The Milky Way, the galaxy to which the Earth belongs, appears in the sky as an irregularly shaped band, - with some parts brighter than others - that stretches from horizon to horizon.

Toward the south, the Milky Way appears to be split in two by a dark streak known as the Great Rift, a series of dust clouds located about 300 light-years on Earth.

The ancient Greeks believed that the Milky Way was a road leading to the home of the gods.


In 1609, Galileo used a telescope to look at the Milky Way. He found that the Milky Way contained millions of stars that were too faint to be seen individually with the unaided eye.


Sir William Herschel, a British astronomer, was the first to try to discover the shape of our galaxy.

Herschel counted the number of stars he could see with his telescope in different parts of the sky.

He found that that the number of stars grew larger as the band of the Milky Way was approached.

From this observation, he concluded that the stars were arranged in a great system shaped like a watch.

The Milky Way, as we see it in the sky, is the view that we get of this system from our position inside it.

When we look at the Milky Way, we see so great a concentration of stars because we are looking into the depths of the galaxy. It is as though we are looking along the hands of the watch.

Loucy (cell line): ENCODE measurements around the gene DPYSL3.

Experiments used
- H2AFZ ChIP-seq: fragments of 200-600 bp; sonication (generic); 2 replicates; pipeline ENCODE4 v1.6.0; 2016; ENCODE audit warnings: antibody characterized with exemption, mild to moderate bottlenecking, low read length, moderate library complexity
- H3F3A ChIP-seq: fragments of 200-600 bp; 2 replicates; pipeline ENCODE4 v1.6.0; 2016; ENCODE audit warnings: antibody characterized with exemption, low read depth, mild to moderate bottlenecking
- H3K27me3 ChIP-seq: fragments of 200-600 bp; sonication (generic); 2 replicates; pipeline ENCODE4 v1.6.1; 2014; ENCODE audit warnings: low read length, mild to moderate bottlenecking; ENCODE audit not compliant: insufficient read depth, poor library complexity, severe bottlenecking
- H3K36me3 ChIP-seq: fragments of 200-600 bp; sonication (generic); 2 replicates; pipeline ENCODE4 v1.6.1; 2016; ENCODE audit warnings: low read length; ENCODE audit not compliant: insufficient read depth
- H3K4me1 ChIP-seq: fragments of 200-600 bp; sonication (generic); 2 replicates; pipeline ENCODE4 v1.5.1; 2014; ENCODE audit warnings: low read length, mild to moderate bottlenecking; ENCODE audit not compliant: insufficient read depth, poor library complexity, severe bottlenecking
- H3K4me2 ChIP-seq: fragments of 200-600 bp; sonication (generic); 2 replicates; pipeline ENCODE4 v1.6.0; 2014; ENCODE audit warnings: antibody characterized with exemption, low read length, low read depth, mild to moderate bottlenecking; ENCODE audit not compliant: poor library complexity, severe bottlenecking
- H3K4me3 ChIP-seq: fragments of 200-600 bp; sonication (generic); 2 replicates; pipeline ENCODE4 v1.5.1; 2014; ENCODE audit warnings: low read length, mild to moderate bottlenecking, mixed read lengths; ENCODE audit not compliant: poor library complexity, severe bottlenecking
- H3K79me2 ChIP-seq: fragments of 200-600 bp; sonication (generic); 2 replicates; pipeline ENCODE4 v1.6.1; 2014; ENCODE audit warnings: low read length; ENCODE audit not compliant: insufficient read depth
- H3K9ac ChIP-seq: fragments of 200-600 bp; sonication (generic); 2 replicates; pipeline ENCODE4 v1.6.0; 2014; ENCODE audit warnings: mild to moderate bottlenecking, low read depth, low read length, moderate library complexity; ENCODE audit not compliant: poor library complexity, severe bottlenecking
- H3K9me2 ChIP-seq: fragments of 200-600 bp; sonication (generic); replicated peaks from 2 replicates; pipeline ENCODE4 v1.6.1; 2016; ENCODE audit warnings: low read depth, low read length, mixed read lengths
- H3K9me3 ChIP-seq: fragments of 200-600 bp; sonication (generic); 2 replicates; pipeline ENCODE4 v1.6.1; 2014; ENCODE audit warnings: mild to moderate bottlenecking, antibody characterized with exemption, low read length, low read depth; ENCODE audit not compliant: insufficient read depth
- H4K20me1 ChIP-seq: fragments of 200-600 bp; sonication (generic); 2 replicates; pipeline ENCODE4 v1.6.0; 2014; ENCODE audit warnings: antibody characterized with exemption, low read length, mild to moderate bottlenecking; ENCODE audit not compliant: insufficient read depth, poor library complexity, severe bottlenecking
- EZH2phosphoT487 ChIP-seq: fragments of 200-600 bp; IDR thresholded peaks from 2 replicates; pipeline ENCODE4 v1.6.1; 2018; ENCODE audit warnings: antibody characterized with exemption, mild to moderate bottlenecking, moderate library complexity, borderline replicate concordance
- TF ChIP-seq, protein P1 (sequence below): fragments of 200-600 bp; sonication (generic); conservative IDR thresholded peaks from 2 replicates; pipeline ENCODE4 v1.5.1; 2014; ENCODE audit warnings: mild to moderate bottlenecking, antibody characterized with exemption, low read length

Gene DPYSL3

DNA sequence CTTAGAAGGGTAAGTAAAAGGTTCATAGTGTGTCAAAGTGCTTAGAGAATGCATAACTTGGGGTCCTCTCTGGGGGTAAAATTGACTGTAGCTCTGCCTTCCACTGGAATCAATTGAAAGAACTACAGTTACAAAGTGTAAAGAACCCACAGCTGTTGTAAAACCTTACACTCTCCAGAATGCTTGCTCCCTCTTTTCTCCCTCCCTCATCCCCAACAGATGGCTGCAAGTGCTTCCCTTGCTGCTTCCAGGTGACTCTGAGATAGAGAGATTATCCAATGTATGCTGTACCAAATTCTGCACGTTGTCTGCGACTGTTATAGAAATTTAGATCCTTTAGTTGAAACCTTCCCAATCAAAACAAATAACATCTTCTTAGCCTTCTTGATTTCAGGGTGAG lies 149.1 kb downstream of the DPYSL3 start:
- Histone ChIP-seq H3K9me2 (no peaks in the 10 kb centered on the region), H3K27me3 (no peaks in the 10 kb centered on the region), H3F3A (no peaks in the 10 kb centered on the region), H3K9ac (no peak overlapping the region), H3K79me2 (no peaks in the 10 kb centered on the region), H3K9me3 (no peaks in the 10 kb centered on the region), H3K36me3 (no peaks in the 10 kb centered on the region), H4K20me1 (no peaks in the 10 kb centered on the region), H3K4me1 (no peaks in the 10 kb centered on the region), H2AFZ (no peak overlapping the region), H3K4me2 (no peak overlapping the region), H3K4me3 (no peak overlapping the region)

When we look away from the Milky Way, we see so few stars because we are looking out through the face of the watch.

Herschel thought that the Earth's Sun was situated near the center of the galaxy.


In 1916, the American astronomer Harlow Shapley began studying the structure of the Milky Way.

He showed that our Sun was far from the center of the galaxy.

Structure and Size of the Milky Way

Today, we know that the Milky Way consists of a core region surrounded by a disk of gas, dust and stars that forms four spirals.

Our galaxy is about 100,000 light years in diameter and 1,000 light years thick, on average. It contains between 200 and 400 stars.

Astronomers believe that most of the Milky Way's mass comes from dark matter.

Dark matter is a type of matter that does not emit radiation, and therefore cannot be detected by instruments, but whose existence in the Universe explains various gravitational phenomena.

The center of the Milky Way is in the great star clouds in the direction of the constellation of Sagittarius.

There is an extremely large black hole at the center of the galaxy.

The Milky Way rotates about its center. The existence of Dark Matter helps to explain the galaxy's perceived rate of rotation

The Earth's Solar System is located in one of the spiral arms toward the outer edge of the galaxy. Our Sun is estimated to be between 24,000 and 28,000 light years from the center of the Milky Way.